March 1988

Prospective Study Comparing Imipenem-Cilastatin With Clindamycin and Gentamicin for the Treatment of Serious Surgical Infections

Author Affiliations

From the Departments of Surgery (Drs Hackford and Reinhold), Medicine (Infectious Disease Division) (Drs Tally and Barza), and Community Health (Dr Gorbach), Tufts University School of Medicine and New England Medical Center Hospitals, Boston.

Arch Surg. 1988;123(3):322-326. doi:10.1001/archsurg.1988.01400270056008

• Surgical infection remains a leading cause of hospital morbidity and mortality. We compared the efficacy and toxicity of imipenem—cilastatin sodium in 32 patients with that of clindamycin phosphate and gentamicin sulfate in 25 patients. In the imipenem-cilastatin group, 87.5% had a favorable outcome, with a 12.5% failure rate and 13 adverse reactions. In the clindamycin-gentamicin group, 80% had a favorable outcome, with a 20% failure rate and ten adverse reactions. Two significant superinfections with Pseudomonas and Candida were noted in patients treated with impenem-cilastatin. Each group had one case of Clostridium difficile—associated colitis. Cost analysis showed no differences between treatment arms, except in the appendicitis subgroup. For serious surgical infections, single-agent therapy with imipenem-cilastatin appears to be as efficacious as combination therapy with clindamycin and gentamicin.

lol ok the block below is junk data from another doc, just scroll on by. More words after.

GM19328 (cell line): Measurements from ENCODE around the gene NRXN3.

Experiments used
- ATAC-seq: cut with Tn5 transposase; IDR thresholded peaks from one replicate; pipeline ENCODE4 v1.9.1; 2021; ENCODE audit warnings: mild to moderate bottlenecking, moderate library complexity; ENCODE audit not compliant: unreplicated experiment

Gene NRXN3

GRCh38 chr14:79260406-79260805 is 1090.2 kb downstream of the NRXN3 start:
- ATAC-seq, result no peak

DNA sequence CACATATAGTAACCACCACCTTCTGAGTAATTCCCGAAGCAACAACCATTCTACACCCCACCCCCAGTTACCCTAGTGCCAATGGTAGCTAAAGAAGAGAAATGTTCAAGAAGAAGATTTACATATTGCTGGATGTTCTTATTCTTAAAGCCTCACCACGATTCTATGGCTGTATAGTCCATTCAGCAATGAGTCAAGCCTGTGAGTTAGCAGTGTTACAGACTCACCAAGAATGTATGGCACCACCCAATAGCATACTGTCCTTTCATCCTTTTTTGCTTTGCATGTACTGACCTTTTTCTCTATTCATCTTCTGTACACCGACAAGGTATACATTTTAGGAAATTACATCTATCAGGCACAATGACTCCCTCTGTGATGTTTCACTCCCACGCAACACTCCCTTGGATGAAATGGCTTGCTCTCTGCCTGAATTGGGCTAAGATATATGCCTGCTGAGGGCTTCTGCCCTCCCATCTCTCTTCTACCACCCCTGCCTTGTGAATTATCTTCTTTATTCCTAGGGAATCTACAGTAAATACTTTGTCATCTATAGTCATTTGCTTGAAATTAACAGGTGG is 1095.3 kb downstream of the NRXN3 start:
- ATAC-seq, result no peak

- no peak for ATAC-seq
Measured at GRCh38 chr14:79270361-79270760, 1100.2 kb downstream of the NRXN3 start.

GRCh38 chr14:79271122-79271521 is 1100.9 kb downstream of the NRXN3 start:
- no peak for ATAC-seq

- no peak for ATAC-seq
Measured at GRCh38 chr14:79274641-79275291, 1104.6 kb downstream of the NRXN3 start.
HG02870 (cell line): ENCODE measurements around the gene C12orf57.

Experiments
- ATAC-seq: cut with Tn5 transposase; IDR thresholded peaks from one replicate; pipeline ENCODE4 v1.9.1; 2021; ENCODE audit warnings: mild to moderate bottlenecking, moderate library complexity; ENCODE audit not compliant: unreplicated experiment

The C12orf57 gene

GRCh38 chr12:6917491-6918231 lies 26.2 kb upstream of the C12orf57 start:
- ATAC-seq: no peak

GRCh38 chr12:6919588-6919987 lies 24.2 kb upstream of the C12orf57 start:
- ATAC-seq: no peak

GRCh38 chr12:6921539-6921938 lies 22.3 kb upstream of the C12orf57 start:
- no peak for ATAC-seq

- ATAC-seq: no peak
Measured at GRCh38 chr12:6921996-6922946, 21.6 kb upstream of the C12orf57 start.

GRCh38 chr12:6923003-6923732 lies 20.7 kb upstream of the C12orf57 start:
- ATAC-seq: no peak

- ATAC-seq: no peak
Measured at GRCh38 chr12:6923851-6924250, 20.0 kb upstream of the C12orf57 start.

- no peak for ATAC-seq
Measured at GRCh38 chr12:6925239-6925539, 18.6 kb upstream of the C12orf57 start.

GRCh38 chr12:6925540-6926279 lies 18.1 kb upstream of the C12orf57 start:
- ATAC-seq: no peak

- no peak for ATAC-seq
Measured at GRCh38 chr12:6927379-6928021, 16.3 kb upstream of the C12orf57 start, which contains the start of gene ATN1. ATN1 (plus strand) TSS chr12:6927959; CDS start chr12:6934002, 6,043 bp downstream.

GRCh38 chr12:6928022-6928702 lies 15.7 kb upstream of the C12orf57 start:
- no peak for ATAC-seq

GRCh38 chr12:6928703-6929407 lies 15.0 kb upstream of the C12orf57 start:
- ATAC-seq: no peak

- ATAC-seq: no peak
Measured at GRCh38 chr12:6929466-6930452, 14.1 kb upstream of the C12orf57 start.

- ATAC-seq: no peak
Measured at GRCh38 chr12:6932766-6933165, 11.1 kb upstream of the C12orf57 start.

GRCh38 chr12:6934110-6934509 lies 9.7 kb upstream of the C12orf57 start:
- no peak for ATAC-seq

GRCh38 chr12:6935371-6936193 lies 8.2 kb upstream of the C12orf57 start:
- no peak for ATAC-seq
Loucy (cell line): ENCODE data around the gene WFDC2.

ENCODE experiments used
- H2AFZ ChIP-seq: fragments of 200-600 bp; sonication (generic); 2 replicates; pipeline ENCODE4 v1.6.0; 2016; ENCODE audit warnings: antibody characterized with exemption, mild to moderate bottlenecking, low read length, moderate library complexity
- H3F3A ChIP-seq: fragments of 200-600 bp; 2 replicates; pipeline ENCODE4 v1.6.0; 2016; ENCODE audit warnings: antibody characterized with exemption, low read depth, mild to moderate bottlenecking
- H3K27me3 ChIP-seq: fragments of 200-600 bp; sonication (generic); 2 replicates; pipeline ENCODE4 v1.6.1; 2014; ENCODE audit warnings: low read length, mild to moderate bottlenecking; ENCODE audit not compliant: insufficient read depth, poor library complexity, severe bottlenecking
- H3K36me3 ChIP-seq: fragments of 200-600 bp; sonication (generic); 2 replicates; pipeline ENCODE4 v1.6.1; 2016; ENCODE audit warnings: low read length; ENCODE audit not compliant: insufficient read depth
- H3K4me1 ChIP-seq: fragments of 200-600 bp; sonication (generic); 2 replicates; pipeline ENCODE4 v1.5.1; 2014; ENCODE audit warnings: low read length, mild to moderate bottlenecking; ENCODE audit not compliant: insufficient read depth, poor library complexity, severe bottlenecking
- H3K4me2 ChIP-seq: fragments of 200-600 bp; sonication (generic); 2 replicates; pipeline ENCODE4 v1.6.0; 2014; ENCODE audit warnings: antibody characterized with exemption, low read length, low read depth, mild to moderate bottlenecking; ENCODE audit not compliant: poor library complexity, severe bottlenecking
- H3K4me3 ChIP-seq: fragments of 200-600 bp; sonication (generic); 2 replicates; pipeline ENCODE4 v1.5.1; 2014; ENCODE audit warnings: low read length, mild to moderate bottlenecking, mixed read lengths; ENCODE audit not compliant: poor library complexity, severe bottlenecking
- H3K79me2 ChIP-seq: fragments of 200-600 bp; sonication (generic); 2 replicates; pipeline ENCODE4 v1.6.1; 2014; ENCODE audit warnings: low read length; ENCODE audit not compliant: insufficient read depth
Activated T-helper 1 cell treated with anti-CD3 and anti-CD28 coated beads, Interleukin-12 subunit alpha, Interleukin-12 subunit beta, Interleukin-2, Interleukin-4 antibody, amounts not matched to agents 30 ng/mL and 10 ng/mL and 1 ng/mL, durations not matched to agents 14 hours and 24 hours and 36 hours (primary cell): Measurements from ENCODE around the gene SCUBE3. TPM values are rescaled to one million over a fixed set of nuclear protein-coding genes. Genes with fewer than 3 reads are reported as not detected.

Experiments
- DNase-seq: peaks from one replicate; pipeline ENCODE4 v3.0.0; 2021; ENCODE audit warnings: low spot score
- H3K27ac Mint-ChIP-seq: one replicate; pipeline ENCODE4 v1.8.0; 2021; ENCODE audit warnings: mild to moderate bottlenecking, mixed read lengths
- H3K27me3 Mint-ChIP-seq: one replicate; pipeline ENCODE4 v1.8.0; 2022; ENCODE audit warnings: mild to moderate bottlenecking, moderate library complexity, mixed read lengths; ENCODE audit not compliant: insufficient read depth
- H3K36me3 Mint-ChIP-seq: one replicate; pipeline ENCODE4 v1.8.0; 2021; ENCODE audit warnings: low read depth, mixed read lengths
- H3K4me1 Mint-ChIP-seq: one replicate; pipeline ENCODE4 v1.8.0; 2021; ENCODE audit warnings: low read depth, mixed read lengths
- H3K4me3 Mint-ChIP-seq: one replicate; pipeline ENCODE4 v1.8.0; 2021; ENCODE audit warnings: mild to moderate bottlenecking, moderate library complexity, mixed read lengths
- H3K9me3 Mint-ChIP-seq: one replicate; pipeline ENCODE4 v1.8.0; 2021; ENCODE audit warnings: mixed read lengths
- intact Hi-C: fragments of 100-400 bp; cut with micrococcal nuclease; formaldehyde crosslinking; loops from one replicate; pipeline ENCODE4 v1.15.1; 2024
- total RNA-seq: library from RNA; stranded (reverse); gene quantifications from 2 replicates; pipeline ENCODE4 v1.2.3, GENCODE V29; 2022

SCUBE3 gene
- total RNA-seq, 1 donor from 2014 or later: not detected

(Arch Surg 1988;123:322-326)